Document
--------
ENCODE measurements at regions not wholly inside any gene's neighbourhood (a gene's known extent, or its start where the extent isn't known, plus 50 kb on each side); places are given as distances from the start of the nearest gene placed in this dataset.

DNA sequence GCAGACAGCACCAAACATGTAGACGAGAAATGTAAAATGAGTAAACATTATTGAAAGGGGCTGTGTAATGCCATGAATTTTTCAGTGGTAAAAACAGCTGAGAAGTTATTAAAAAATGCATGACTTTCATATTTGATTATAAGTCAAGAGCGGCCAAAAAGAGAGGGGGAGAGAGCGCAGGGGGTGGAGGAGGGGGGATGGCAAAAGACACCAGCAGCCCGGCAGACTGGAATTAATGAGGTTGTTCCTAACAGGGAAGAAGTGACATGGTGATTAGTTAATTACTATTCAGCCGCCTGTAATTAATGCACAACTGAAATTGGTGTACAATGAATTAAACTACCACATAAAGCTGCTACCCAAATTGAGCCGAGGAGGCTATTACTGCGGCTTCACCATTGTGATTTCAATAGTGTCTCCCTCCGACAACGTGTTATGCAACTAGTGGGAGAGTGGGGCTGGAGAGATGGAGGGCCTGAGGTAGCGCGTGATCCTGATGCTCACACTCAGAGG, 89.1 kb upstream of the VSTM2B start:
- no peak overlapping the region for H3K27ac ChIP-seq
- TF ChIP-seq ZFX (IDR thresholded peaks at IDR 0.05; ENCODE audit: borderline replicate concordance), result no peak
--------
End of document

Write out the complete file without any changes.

ENCODE measurements at regions not wholly inside any gene's neighbourhood (a gene's known extent, or its start where the extent isn't known, plus 50 kb on each side); places are given as distances from the start of the nearest gene placed in this dataset.

DNA sequence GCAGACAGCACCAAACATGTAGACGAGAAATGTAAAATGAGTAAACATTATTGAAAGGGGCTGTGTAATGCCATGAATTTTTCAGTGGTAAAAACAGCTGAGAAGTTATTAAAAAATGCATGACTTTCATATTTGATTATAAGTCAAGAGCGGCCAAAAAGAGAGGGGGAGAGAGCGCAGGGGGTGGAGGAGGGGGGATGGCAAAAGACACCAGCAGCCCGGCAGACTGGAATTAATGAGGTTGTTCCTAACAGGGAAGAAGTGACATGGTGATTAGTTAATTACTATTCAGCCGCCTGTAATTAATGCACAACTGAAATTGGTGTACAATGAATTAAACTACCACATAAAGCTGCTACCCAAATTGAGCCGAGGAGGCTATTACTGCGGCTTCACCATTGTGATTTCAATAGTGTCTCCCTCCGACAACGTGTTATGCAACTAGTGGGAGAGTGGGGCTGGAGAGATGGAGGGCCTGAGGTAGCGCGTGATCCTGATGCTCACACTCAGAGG, 89.1 kb upstream of the VSTM2B start:
- no peak overlapping the region for H3K27ac ChIP-seq
- TF ChIP-seq ZFX (IDR thresholded peaks at IDR 0.05; ENCODE audit: borderline replicate concordance), result no peak